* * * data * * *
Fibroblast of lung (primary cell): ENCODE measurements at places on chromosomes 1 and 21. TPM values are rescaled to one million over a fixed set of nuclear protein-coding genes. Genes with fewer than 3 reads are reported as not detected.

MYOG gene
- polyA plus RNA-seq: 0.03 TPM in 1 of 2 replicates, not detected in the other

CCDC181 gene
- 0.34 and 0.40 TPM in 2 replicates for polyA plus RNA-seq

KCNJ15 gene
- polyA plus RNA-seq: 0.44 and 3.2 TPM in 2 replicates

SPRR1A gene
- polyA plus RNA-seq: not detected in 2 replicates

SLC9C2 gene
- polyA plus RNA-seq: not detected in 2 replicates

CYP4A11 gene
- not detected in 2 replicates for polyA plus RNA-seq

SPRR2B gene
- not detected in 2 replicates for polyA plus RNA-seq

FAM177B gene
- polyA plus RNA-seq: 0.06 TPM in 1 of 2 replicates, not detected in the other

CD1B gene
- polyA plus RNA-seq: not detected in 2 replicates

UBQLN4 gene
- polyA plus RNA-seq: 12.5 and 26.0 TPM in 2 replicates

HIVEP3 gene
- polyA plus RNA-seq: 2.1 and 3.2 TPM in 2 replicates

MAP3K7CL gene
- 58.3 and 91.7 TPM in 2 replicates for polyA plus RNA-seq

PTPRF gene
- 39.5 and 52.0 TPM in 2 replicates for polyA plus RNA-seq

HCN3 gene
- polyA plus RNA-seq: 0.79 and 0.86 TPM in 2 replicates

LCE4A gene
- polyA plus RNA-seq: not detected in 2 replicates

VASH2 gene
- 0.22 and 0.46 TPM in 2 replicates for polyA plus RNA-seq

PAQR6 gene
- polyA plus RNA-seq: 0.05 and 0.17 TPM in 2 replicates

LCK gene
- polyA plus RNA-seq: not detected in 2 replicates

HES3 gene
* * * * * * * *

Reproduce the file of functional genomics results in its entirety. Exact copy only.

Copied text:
Fibroblast of lung (primary cell): ENCODE measurements at places on chromosomes 1 and 21. TPM values are rescaled to one million over a fixed set of nuclear protein-coding genes. Genes with fewer than 3 reads are reported as not detected.

MYOG gene
- polyA plus RNA-seq: 0.03 TPM in 1 of 2 replicates, not detected in the other

CCDC181 gene
- 0.34 and 0.40 TPM in 2 replicates for polyA plus RNA-seq

KCNJ15 gene
- polyA plus RNA-seq: 0.44 and 3.2 TPM in 2 replicates

SPRR1A gene
- polyA plus RNA-seq: not detected in 2 replicates

SLC9C2 gene
- polyA plus RNA-seq: not detected in 2 replicates

CYP4A11 gene
- not detected in 2 replicates for polyA plus RNA-seq

SPRR2B gene
- not detected in 2 replicates for polyA plus RNA-seq

FAM177B gene
- polyA plus RNA-seq: 0.06 TPM in 1 of 2 replicates, not detected in the other

CD1B gene
- polyA plus RNA-seq: not detected in 2 replicates

UBQLN4 gene
- polyA plus RNA-seq: 12.5 and 26.0 TPM in 2 replicates

HIVEP3 gene
- polyA plus RNA-seq: 2.1 and 3.2 TPM in 2 replicates

MAP3K7CL gene
- 58.3 and 91.7 TPM in 2 replicates for polyA plus RNA-seq

PTPRF gene
- 39.5 and 52.0 TPM in 2 replicates for polyA plus RNA-seq

HCN3 gene
- polyA plus RNA-seq: 0.79 and 0.86 TPM in 2 replicates

LCE4A gene
- polyA plus RNA-seq: not detected in 2 replicates

VASH2 gene
- 0.22 and 0.46 TPM in 2 replicates for polyA plus RNA-seq

PAQR6 gene
- polyA plus RNA-seq: 0.05 and 0.17 TPM in 2 replicates

LCK gene
- polyA plus RNA-seq: not detected in 2 replicates

HES3 gene